As we close the book on another week of online higher education news, we pause to consider the story that had just unfolded.
According to one pundit, this story is largely a work of fiction, which imputes to online higher education many shortcomings real and imagined. "Philip D. Long, a professor of innovation in educational technology at the University of Queensland, in Australia, suggested many issues that endanger the integrity of online learning, such as assessing individual contributions to group projects, are not unique to online education, reports an October 21, 2011 Inside Higher Ed article. "Issues that are [sic], such as identity authentication and proctoring, stand to become less salient as technology such as Proctor U — a technology that allows universities to monitor test-taking students via Webcam — becomes standard. (And though Long did not mention it, anti-plagiarism software arguably has made essays submitted electronically more reliable than papers submitted in hard copy.)"
It's heartening to see that the pernicious myths that persist about online education have done little to dampen the appeal of this method of instructional delivery. "Various reports have shown that online education is becoming increasingly popular on college campuses," reports an October 19, 2011 U.S. News and World Report article For example, the 2010 Sloan Survey of Online Learning indicates that about 5.6 million students took at least one web-based class in the fall 2009 semester. This marked a 21% increase from the previous year, compared to a 2% increase in overall higher education."
The one quality that these nontraditional students esteem above all others when it comes to distance learning? Flexibility. "While every student has his or her own reasons for engaging in distance learning, many decide to pursue online education because of the flexibility it allows them," The U.S. news and World Report article continues. "According to a recent report by the National Center for Education Statistics, nontraditional students - or older individuals, those with full-time jobs and people who have children and spouses - are more likely to take web-based courses than other degree seekers."
Of course, the enthusiasm that attends online higher education isn't shared by everyone. One critic finds this method of instructional delivery a pale imitation of the in-the-flesh model it is increasingly supplanting."Teaching in the truest sense is what occurs when a committed instructor gets in a room with a group of equally committed students and engages them in an interactive, probing and challenging treatment of a subject," writes one John Villasenor in an October 16, 2011 opinion piece appearing in The Shreveport Times. "A good lecture or seminar has its foundation in words but gains its texture and flow from countless other subtle cues and interactions in the classroom. These include students' body language that an alert instructor will observe and use in modulating the pace and content of the discussion, the pauses and inflections in student questions that would escape capture by a microphone, and the dynamism that occurs because each student, sitting among different neighbors at a unique location in the room, experiences and engages with the class slightly differently."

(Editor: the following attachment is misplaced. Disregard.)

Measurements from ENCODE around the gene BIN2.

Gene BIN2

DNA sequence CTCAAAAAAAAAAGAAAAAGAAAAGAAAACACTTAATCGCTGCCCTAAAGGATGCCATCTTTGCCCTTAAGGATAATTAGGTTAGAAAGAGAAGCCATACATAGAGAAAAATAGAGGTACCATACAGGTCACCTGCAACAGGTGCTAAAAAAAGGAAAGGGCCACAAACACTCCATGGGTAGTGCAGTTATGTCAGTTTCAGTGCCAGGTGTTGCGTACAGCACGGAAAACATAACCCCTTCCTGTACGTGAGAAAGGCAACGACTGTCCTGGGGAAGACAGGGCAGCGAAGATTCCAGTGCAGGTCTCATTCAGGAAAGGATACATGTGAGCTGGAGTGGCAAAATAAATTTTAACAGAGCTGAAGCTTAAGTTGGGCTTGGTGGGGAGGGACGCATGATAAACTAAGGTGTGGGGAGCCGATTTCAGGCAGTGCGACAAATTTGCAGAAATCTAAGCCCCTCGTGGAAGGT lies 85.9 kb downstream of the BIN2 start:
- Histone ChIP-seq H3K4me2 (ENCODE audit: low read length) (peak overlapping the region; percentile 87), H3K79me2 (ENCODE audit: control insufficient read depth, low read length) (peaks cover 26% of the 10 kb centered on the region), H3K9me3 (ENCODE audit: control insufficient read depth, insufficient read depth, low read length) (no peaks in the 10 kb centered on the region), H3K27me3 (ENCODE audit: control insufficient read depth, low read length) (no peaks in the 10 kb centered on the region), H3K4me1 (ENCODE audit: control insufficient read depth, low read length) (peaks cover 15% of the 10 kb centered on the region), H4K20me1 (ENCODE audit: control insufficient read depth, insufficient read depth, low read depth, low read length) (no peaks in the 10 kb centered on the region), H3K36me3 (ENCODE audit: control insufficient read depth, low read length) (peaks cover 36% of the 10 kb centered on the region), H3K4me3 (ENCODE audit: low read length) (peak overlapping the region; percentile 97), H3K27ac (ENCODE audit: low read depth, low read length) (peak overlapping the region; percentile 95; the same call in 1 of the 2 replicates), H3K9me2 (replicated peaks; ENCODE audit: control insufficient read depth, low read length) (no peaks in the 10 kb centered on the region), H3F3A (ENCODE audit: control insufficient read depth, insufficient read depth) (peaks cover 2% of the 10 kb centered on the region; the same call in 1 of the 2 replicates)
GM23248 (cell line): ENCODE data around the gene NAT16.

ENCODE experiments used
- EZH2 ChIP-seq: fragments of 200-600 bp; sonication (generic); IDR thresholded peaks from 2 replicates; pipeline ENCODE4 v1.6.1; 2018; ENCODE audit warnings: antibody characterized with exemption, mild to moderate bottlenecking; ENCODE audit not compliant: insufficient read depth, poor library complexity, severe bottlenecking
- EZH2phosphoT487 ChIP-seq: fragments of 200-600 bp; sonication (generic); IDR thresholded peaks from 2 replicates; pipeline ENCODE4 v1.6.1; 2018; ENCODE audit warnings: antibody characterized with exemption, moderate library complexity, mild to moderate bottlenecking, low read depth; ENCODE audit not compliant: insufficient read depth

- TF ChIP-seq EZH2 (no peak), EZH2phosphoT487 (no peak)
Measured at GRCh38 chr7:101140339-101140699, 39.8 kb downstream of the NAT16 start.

Villasenor's points, which are certainly well taken, lead one to wonder whether something is gained if the gestalt of immediate interpersonal interaction is lost. This may simply be a technical issue, as improvements are constantly made in the area of the modalities by which instructional content is delivered online. "As a disruptive innovation — an innovation that transforms a sector from one that was previously complicated and expensive into one that is far simpler and more affordable — the rise of online learning carries with it an unprecedented opportunity," reports a September 14, 2011 Washington Post article.
An opinion piece appearing in the October 5, 2011 edition of The Daily Cougar (the student newspaper of The University of Houston) states the matter succinctly. "Online courses are a great idea, they are already being used by some degree at most universities," it reads, "but implementing the online change slowly may make room for constructive criticism and ensure that the system works as well as it could."
An old saying from aerial warfare goes, "If you're drawing heavy flak, you must be over the target." That online education continues a focus of controversy is a welcome phenomenon. As the technical details become ironed out and improvements proceed apace, online higher education is bound to win more converts.